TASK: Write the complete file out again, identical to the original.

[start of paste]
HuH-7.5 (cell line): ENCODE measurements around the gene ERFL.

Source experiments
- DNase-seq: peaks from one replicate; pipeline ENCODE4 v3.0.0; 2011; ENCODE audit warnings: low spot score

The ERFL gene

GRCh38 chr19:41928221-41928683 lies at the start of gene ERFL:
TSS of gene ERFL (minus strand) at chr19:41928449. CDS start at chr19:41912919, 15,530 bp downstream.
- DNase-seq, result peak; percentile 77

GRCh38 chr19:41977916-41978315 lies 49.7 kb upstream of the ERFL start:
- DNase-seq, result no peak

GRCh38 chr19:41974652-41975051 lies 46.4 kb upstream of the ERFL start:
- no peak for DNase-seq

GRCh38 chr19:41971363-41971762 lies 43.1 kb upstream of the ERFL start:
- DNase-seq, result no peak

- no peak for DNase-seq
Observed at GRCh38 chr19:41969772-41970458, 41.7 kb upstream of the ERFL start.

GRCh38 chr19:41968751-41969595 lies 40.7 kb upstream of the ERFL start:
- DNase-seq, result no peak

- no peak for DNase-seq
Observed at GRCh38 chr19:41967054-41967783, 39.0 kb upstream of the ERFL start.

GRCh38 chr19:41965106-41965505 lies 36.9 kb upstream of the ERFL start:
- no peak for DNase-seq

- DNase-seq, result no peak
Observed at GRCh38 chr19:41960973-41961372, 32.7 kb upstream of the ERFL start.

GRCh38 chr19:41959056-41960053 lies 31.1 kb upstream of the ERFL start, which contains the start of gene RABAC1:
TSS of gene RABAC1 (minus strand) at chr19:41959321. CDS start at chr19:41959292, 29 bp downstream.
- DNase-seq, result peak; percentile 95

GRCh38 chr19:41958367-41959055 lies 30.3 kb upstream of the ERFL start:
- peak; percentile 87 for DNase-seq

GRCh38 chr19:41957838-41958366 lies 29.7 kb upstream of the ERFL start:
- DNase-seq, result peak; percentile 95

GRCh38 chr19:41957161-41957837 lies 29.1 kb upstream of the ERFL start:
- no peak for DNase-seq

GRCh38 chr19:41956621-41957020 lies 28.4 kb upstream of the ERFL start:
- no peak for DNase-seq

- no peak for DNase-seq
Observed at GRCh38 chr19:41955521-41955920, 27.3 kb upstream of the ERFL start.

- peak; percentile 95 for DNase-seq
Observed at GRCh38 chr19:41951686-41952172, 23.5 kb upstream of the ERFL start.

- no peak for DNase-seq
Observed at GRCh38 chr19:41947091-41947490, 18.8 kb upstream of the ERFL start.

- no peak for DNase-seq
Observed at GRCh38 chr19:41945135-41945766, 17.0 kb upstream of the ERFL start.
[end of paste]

HuH-7.5 (cell line): ENCODE measurements around the gene ERFL.

Source experiments
- DNase-seq: peaks from one replicate; pipeline ENCODE4 v3.0.0; 2011; ENCODE audit warnings: low spot score

The ERFL gene

GRCh38 chr19:41928221-41928683 lies at the start of gene ERFL:
TSS of gene ERFL (minus strand) at chr19:41928449. CDS start at chr19:41912919, 15,530 bp downstream.
- DNase-seq, result peak; percentile 77

GRCh38 chr19:41977916-41978315 lies 49.7 kb upstream of the ERFL start:
- DNase-seq, result no peak

GRCh38 chr19:41974652-41975051 lies 46.4 kb upstream of the ERFL start:
- no peak for DNase-seq

GRCh38 chr19:41971363-41971762 lies 43.1 kb upstream of the ERFL start:
- DNase-seq, result no peak

- no peak for DNase-seq
Observed at GRCh38 chr19:41969772-41970458, 41.7 kb upstream of the ERFL start.

GRCh38 chr19:41968751-41969595 lies 40.7 kb upstream of the ERFL start:
- DNase-seq, result no peak

- no peak for DNase-seq
Observed at GRCh38 chr19:41967054-41967783, 39.0 kb upstream of the ERFL start.

GRCh38 chr19:41965106-41965505 lies 36.9 kb upstream of the ERFL start:
- no peak for DNase-seq

- DNase-seq, result no peak
Observed at GRCh38 chr19:41960973-41961372, 32.7 kb upstream of the ERFL start.

GRCh38 chr19:41959056-41960053 lies 31.1 kb upstream of the ERFL start, which contains the start of gene RABAC1:
TSS of gene RABAC1 (minus strand) at chr19:41959321. CDS start at chr19:41959292, 29 bp downstream.
- DNase-seq, result peak; percentile 95

GRCh38 chr19:41958367-41959055 lies 30.3 kb upstream of the ERFL start:
- peak; percentile 87 for DNase-seq

GRCh38 chr19:41957838-41958366 lies 29.7 kb upstream of the ERFL start:
- DNase-seq, result peak; percentile 95

GRCh38 chr19:41957161-41957837 lies 29.1 kb upstream of the ERFL start:
- no peak for DNase-seq

GRCh38 chr19:41956621-41957020 lies 28.4 kb upstream of the ERFL start:
- no peak for DNase-seq

- no peak for DNase-seq
Observed at GRCh38 chr19:41955521-41955920, 27.3 kb upstream of the ERFL start.

- peak; percentile 95 for DNase-seq
Observed at GRCh38 chr19:41951686-41952172, 23.5 kb upstream of the ERFL start.

- no peak for DNase-seq
Observed at GRCh38 chr19:41947091-41947490, 18.8 kb upstream of the ERFL start.

- no peak for DNase-seq
Observed at GRCh38 chr19:41945135-41945766, 17.0 kb upstream of the ERFL start.